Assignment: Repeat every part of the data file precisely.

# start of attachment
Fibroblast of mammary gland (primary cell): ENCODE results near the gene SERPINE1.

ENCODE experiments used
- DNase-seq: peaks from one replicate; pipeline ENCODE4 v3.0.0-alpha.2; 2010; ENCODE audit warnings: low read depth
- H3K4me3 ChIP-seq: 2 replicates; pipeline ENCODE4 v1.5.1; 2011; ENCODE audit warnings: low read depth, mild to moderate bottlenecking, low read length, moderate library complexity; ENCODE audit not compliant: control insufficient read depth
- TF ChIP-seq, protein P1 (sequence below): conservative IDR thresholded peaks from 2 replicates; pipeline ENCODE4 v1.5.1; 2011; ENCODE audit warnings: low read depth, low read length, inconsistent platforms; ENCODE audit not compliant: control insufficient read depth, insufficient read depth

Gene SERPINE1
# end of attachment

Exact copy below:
Fibroblast of mammary gland (primary cell): ENCODE results near the gene SERPINE1.

ENCODE experiments used
- DNase-seq: peaks from one replicate; pipeline ENCODE4 v3.0.0-alpha.2; 2010; ENCODE audit warnings: low read depth
- H3K4me3 ChIP-seq: 2 replicates; pipeline ENCODE4 v1.5.1; 2011; ENCODE audit warnings: low read depth, mild to moderate bottlenecking, low read length, moderate library complexity; ENCODE audit not compliant: control insufficient read depth
- TF ChIP-seq, protein P1 (sequence below): conservative IDR thresholded peaks from 2 replicates; pipeline ENCODE4 v1.5.1; 2011; ENCODE audit warnings: low read depth, low read length, inconsistent platforms; ENCODE audit not compliant: control insufficient read depth, insufficient read depth

Gene SERPINE1